Posts Tagged ‘blended families’

Tony Hawk: San Diego’s Coolest Dad

Wednesday, June 3rd, 2009

Tony Hawk: San Diego’s Coolest Dad talks about babies and boarding

By Kirsten Flournoy, Editor of San Diego Family Magazine.

Mention the name Tony Hawk and one thing comes to mind: skateboards. But the man who transformed skateboarding from a rogue street sport to a lucrative competitive industry is also a devoted dad to Riley, Spencer, Keegan, and Kadence.

A San Diego native, Hawk attended Torrey Pines High School. Since turning pro at age 14, he’s traveled extensively and inspired kids around the globe. An astute businessman, Tony is an entrepreneur, designer and philanthropist on top of the world. He’s made more than 130 appearances in fi lm and on TV, and won six gold medals at the ESPN X-Games.

Hawk’s Boom Boom HuckJam was a sold-out success. The punk- and rock-driven touring showcase featured the world’s best skateboarders, BMX and Motocross riders. Hawk shares his expertise in books, DVDs and a series of highly rated videogames, and he designs skateboards and a kid’s clothing line for Kohl’s. The Tony Hawk Foundation has given more than 2 million dollars to help build 390 skate parks in lowincome areas across the United States. Despite the celebrities, awards and accolades, what’s most important to Tony? The answer isn’t surprising. It’s family.

Tony’s wife Lhotse Merriam is a skier, former publicist and boutique owner, and the former Vice President of the International Free Skiers Association. She met Tony in Colorado, where she promoted extreme skiing events.

Married in 2006 to live music by the band Rancid, Lhotse and Tony spent a year and a half year trying to conceive using in vitro fertilization. IVF can be a rollercoaster of hope and disappointment.

“It’s a pretty rough road,” Lhotse says. “I really admire everyone who goes through it and goes the distance. We were pretty lucky on our fourth try.”

Their daughter Kadence Clover was born in July 2008. Lhotse and Kadence now accompany Tony on his travels. When we spoke to the Hawks, they’d returned from visiting four countries in just three weeks—business as usual for this dynamic family.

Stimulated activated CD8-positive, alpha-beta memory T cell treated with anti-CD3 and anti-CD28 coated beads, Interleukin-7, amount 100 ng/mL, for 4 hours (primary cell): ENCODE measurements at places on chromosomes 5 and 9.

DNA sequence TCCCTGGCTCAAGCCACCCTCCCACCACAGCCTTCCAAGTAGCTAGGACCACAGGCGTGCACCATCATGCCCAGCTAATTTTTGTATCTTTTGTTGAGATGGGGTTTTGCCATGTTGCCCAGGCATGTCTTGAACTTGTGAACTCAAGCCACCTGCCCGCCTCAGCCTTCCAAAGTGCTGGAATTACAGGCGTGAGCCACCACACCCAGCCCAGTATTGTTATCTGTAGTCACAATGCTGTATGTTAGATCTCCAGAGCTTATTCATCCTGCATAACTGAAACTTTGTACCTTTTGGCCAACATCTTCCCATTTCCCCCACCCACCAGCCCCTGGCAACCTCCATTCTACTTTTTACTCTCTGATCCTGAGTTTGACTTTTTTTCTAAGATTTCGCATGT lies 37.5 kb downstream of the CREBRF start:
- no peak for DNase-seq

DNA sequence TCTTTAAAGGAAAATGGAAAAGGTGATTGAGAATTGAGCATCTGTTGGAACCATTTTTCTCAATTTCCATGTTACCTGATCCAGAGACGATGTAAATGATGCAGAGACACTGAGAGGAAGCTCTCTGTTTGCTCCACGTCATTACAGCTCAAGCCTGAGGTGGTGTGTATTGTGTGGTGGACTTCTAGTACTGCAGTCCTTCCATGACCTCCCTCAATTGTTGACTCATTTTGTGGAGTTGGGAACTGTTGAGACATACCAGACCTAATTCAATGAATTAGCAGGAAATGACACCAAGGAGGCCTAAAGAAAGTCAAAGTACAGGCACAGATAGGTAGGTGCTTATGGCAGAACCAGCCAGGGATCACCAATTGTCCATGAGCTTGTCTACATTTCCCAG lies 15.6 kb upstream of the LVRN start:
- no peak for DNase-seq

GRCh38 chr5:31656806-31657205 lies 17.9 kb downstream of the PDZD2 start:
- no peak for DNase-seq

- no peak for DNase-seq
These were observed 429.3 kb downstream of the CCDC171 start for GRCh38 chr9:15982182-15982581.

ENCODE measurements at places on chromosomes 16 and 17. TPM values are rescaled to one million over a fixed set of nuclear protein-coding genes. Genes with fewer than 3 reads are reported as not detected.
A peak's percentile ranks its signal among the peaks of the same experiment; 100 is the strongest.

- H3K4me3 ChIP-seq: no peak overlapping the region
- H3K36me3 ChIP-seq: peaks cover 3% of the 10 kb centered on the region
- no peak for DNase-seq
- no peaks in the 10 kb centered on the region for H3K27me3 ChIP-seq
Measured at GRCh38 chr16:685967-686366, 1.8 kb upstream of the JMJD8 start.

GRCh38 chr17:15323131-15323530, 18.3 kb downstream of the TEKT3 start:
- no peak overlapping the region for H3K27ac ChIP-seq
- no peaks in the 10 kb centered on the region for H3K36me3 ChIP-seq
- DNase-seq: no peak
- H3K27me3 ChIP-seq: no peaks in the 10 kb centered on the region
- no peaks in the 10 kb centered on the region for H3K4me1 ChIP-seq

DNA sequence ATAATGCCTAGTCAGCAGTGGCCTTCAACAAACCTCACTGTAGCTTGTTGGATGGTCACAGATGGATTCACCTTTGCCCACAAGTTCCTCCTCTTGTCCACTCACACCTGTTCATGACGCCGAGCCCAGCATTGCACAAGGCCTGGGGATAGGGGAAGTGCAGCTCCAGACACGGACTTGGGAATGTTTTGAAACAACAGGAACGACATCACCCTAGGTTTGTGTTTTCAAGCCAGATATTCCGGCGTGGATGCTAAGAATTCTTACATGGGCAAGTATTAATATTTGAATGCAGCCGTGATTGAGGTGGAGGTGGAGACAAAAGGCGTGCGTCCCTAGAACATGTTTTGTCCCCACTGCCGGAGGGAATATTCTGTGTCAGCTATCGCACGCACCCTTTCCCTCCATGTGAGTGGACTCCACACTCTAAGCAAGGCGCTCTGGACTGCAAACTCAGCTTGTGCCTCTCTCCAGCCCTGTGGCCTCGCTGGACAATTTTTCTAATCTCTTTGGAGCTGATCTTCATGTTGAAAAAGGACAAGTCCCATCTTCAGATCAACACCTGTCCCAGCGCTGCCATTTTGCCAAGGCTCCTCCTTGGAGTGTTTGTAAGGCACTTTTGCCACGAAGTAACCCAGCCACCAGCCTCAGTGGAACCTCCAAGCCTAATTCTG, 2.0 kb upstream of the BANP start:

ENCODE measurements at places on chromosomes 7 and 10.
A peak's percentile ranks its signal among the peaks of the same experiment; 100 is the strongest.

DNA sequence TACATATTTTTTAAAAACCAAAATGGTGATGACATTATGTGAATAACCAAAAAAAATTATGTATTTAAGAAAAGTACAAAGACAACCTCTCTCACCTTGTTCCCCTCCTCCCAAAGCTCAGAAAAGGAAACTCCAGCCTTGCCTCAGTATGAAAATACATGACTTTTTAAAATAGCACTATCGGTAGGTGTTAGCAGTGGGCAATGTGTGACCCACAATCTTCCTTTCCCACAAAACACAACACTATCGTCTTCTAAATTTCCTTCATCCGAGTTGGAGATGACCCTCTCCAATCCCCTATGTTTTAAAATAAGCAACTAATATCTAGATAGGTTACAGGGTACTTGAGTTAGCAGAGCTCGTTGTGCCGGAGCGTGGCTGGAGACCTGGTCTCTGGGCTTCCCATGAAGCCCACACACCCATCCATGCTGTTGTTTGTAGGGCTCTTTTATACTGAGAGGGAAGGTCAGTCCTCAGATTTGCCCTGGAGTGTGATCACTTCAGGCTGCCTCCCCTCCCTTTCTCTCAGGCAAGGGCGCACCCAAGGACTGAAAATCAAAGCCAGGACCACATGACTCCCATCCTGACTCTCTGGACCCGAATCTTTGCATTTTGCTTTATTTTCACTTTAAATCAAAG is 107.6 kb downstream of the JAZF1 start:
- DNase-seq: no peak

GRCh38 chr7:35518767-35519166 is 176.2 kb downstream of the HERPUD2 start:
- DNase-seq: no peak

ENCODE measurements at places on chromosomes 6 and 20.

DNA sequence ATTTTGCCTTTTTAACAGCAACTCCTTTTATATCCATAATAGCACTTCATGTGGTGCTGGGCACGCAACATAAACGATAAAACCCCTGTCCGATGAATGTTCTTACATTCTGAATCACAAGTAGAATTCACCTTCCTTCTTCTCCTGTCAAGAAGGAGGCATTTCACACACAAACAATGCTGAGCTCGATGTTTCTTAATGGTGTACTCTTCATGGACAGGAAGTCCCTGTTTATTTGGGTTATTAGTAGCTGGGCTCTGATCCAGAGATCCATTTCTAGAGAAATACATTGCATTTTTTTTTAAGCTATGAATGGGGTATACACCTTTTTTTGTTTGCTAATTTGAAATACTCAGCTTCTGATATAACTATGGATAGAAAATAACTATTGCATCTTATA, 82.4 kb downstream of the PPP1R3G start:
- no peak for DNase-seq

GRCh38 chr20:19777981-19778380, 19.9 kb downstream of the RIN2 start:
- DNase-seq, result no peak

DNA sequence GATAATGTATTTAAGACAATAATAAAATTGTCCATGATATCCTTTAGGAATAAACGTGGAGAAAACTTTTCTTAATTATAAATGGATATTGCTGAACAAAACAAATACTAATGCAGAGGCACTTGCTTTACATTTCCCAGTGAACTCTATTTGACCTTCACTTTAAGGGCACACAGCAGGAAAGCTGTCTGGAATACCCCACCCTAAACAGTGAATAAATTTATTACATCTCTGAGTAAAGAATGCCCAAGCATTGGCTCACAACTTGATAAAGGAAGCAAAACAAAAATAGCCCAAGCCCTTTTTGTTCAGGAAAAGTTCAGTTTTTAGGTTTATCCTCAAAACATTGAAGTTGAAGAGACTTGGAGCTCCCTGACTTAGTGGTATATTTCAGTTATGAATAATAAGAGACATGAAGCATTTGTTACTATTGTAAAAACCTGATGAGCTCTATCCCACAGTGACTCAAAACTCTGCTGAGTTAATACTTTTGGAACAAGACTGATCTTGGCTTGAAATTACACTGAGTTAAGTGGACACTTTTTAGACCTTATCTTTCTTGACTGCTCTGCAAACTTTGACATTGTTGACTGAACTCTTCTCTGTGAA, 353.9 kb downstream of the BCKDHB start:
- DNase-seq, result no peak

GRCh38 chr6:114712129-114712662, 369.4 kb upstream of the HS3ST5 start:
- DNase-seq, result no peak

“There is no typical day in our household at all. If we’re not on the road, we are at home,” says Lhotse. “Tony’s usually in the office or an interview. [He] tries to get in skating three to four times a week at the warehouse or at home because we have a skate park in the back yard.”

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Yours, Mine, and Ours: New Traditions for Stepfamilies

Friday, December 19th, 2008

This article comes from the book The Joy of Family Traditions by Jennifer Trainer Thompson.

Christmas can be especially hard for stepchildren. Not only do kids stand to lose the traditions they shared with their biological families, they may be shuffling between two households, neither of which necessarily feels like a safe, secure place they can call home. Throw in a potential income disparity between families, new stepsiblings, and possibly receiving modest gifts themselves while stepbrothers and stepsisters are showered with expensive gadgets from an absent parent-and you’ve got the makings for an emotional minefield. Blended families need new traditions to smooth the way:

  • Make Christmas a season, not a day. If you focus traditions on that single twenty-four-hour period, and your children only see you every other year on Christmas Day, they’ll feel they’re missing something on the years they’re with your ex. Create new traditions that aren’t date specific such as picking out the tree, making wreaths, and shopping together.
  • If you are with stepchildren on Christmas Day, don’t push all your traditions on them at once; maybe this year you shouldn’t visit your mother on Christmas morning-save that for a vacation day later in the week. Start traditions that will make new family members feel special-which may mean foregoing some favorite activities in favor of making time for new ones.
  • Try not to force two celebrations on Christmas Day-”We’ll be home in the morning, at noon you’ll go to your father’s house, then we’ll pick you up at 4 P.M., with a quick stop for eggnog at Grandma Jane’s on the way to Uncle Bill and Aunt Barbara’s for their annual Christmas Day open house, then we’ll end up at your Grandpa Jack’s for supper because I know you wouldn’t want to miss that.”-unless of course you want the children’s enduring holiday memory to be that of sitting in a car, racing against the clock.
  • Be flexible. Be creative. Be generous. Ask them what they want to do to celebrate. Maybe they’d like to go ice skating on Christmas Eve or watch a holiday movie in the afternoon. Choose holiday activities that everyone can do together: skating, sledding, baking cookies. But don’t be afraid to experiment with some separate activities that, while open to all the kids, don’t require everyone to participate.